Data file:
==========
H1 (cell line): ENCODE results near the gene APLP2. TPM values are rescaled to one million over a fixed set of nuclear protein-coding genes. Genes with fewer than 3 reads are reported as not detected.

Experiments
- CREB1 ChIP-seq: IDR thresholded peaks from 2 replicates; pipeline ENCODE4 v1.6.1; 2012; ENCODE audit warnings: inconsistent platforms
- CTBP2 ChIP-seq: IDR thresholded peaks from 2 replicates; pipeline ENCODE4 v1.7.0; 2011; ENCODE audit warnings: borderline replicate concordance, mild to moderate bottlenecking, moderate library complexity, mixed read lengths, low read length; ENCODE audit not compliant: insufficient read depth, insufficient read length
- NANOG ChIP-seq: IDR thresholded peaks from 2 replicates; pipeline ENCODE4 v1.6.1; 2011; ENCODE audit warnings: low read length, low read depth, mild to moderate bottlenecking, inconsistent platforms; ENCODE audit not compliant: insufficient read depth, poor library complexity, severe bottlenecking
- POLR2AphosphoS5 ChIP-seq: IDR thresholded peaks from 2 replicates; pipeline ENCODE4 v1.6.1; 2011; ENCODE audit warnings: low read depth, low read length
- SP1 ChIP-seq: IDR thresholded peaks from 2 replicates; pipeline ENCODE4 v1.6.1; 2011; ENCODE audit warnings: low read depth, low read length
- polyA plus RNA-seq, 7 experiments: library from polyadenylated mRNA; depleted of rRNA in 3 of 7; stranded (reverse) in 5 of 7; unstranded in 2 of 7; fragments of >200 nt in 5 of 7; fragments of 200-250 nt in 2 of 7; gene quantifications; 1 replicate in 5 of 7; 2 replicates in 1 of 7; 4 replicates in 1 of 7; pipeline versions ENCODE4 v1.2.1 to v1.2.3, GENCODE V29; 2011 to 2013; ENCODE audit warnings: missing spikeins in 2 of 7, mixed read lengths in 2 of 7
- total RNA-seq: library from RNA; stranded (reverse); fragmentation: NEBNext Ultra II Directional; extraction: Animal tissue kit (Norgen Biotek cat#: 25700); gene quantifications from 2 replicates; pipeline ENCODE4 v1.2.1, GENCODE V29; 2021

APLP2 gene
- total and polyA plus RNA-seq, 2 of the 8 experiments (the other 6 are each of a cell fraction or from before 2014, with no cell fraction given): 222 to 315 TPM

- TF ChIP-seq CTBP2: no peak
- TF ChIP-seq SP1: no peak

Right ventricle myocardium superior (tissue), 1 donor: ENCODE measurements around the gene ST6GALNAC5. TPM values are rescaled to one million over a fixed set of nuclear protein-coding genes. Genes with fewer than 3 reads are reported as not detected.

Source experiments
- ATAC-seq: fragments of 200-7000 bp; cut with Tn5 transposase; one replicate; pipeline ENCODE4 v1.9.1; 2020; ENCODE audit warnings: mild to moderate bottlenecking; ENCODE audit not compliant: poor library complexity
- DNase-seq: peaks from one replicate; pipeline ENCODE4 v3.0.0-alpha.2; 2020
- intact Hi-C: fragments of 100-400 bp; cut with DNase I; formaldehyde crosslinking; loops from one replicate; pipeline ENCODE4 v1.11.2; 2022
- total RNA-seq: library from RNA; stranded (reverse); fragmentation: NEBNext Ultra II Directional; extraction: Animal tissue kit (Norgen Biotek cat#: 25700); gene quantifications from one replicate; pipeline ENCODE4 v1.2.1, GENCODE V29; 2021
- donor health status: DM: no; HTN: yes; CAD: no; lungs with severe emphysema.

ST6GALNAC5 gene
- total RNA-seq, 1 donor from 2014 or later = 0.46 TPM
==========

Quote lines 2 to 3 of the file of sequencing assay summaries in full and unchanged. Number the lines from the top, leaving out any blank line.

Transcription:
Experiments
- CREB1 ChIP-seq: IDR thresholded peaks from 2 replicates; pipeline ENCODE4 v1.6.1; 2012; ENCODE audit warnings: inconsistent platforms